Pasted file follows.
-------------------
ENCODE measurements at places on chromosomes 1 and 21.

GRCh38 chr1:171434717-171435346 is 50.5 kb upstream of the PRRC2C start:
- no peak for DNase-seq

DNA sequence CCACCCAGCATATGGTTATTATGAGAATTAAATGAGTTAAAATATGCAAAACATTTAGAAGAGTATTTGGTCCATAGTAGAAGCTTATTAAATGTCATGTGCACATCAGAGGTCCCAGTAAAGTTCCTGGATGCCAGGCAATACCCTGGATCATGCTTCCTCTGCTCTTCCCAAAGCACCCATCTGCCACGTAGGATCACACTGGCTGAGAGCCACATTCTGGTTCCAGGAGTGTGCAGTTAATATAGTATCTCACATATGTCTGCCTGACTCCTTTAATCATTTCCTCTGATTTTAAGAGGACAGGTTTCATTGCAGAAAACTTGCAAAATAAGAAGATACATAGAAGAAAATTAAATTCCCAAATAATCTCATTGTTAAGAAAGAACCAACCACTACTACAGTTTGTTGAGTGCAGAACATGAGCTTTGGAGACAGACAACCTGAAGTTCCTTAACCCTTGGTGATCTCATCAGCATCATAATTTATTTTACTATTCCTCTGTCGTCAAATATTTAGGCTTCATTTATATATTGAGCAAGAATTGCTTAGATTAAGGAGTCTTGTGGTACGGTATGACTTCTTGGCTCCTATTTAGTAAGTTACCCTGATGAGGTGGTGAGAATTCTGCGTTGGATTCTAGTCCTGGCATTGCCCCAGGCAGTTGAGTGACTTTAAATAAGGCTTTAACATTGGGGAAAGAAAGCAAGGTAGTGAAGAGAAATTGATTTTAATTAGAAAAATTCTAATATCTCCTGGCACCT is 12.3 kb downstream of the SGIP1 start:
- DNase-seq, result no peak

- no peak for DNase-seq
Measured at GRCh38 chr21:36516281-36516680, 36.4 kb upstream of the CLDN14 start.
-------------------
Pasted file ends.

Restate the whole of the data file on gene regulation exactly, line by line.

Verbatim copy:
ENCODE measurements at places on chromosomes 1 and 21.

GRCh38 chr1:171434717-171435346 is 50.5 kb upstream of the PRRC2C start:
- no peak for DNase-seq

DNA sequence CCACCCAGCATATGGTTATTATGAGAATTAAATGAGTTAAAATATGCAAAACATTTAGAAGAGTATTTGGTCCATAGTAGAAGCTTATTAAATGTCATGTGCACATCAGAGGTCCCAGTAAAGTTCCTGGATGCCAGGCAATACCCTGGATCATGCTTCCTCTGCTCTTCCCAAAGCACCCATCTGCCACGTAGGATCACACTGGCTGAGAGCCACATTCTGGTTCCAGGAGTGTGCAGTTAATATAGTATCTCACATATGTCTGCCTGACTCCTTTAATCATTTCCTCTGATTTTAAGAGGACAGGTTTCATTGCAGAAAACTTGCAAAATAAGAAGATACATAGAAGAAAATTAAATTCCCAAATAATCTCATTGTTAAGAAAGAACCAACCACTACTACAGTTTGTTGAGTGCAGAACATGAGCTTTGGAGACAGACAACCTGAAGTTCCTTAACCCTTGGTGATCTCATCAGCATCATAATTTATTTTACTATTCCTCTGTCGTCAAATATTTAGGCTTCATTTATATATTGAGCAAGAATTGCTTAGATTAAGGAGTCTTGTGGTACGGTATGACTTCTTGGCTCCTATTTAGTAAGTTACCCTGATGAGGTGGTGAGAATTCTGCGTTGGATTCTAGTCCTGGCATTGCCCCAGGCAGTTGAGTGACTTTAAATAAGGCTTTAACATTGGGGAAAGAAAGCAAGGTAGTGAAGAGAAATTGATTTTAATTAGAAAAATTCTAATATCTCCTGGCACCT is 12.3 kb downstream of the SGIP1 start:
- DNase-seq, result no peak

- no peak for DNase-seq
Measured at GRCh38 chr21:36516281-36516680, 36.4 kb upstream of the CLDN14 start.